Colonnade, artwork by Observatorium in Chemnitz


Jelena Gostimir, Observatorium,

Chemnitz, Germany,



The Rotterdam-based Dutch art collective, Observatorium has created a temporary wooden architectural sculpture called Wandelgang/Colonnade in Chemnitz, Germany. Their work is part of the Gegenwarten/Presences festival celebrating art in the public urban space and launching a message of renewal.

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Colonnade, artwork by Observatorium in Chemnitz Chemnitz, the Karl-Marx-Stadt of the German Democratic Republic, the former GDR, has a turbulent history. Once one of the wealthiest German industrial cities of the 19th century and early 20th century, the model of socialism and the GDR, now its name is associated with social tension and social-political conflict. Abrupt change and upheaval that can be seen in the varied urban fabric.
The idea of the Gegenwarten | Presences exhibition project in the public space of Chemnitz is to showcase the work of 20 artists and collectives whose site-specific artworks and sculptures, installations and performances, address the city’s historical, social, political and urban issues. One of these is Colonnade (Wandelgang in German), a temporary wooden architectural sculpture created by the Rotterdam-based Dutch art collective, Observatorium.
An imposing work of impressive dimensions – 27 x 3 x 6 metres (L x D x H) – that stands almost at the end of Brückenstraße. An avenue laid out on an east-west axis and designed for cars, it’s so broad that it was used as a parade ground in the GDR era. Even now, people gather in front of the Karl Marx Monument, a stylized sculpture of the head of the city’s namesake every time something happens, good or bad as it may be. But then just before crossing the Chemnitz River, Brückenstraße narrows from about 80 metres wide to become a bike path of only 7 metres wide. This imposing avenue, flanked by its stately buildings, is basically a dead end, which will probably never be completed because there’s a park on the other side of the river, and ends up stopping in a non-place.
As is their wont, the artists from Observatorium wanted to spark a process of urban - and social - change with their art. The presence of the wooden portal that is reminiscent of the Brandenburg Gate gives this site a new marker in this limbo in the city, temporarily at least, giving a dignified finish to the boulevard, which is now used only as a parking lot.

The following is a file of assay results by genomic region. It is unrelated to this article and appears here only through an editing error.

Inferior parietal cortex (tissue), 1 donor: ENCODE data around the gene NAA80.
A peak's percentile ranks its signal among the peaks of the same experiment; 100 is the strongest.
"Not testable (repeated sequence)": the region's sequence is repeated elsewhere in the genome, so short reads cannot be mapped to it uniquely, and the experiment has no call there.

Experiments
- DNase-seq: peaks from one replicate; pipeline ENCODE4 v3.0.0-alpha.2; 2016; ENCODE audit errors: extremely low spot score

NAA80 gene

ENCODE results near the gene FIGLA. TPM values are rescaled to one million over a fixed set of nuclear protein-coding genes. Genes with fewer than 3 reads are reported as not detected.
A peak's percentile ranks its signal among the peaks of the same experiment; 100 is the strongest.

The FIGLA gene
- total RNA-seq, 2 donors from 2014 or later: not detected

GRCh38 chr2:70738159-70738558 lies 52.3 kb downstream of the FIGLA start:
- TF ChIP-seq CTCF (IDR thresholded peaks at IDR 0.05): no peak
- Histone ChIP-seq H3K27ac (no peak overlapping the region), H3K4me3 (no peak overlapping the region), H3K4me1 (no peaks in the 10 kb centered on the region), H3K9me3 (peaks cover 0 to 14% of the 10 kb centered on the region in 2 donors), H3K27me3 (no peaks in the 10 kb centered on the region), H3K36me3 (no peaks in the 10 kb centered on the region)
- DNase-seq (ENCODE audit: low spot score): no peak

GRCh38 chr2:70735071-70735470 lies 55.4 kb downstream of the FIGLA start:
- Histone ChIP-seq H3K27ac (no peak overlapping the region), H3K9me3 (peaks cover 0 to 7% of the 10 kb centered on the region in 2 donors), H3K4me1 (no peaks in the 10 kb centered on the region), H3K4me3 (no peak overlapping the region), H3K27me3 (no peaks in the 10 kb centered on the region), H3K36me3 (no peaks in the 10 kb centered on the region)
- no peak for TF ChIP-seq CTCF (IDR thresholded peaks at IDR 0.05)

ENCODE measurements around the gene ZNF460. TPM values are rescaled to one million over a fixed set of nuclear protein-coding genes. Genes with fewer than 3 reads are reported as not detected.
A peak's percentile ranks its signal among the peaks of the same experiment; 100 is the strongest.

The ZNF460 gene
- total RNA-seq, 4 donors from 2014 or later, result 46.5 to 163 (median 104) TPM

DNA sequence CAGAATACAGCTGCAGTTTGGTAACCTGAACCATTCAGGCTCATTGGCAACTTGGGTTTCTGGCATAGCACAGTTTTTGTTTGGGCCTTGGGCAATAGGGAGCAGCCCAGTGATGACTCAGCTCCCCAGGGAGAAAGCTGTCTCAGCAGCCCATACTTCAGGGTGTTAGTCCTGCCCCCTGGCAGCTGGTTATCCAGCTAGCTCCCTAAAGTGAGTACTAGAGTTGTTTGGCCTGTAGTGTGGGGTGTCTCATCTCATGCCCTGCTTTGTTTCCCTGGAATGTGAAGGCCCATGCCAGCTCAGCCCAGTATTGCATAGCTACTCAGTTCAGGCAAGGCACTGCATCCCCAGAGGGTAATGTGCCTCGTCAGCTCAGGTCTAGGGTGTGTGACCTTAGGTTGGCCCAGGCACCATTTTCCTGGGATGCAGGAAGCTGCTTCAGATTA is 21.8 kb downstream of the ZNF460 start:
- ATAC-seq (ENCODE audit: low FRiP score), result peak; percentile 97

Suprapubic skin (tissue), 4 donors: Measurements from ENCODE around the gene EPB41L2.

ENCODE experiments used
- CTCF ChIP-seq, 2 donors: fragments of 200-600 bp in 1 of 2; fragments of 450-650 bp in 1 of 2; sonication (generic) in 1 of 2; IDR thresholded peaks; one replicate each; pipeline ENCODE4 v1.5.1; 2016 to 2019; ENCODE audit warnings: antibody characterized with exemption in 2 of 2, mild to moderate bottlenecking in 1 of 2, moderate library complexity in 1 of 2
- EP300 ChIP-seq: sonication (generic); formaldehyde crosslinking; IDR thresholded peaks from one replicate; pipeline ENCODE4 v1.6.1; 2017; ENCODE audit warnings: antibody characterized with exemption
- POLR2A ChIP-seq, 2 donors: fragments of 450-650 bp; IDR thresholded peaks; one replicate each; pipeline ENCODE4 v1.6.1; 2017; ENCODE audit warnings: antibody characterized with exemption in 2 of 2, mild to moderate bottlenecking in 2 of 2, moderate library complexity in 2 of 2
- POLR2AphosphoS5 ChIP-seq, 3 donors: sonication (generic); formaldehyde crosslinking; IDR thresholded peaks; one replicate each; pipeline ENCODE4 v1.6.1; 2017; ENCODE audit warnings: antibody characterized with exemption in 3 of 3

The structure is formed of three elements or three portals that give some kind of meaning to this stump. Designed to respond to the scale and style of the street’s building facades with lead inlays of the German artist Johannes Belz’s work called Friedensfahrt, it keeps the initial spatial layout of the space intact. Here, Observatorium has developed a new interpretation of the portico, the arcade, the colonnade (Wandelgang) starting from the crafting of the architectural forms. The avenue comes to a real end, and at the same time draws the attention of people coming towards the river, in this case representing a portal towards nature.
The site’s potential is underscored by the words of the poet Barbara Köhler, which has been inserted into the artwork. They encompass the precarious nature of the times as well as the rich history of Chemnitz, in general, and Brückenstraße, in particular: “Was beginnt am - Ende, was hört - am Anfang auf?”, “What begins at the end, what stops at the beginning?”
Colonnade, the temporary portal by Observatorium as part of the public art exhibition called Gegenwarten | Presences, is an invitation to reflect on the end of a historical-political and urbanistic moment and the beginning of something new, for the boulevard and for the inhabitants. Art, as a driver of social change, plays an integral part in these challenging contexts.

Christiane Bürklein

Project: Observatorium
Location: Chemnitz, Germany
Year: August 2020
Images: Observatorium, Jelena Gostimir


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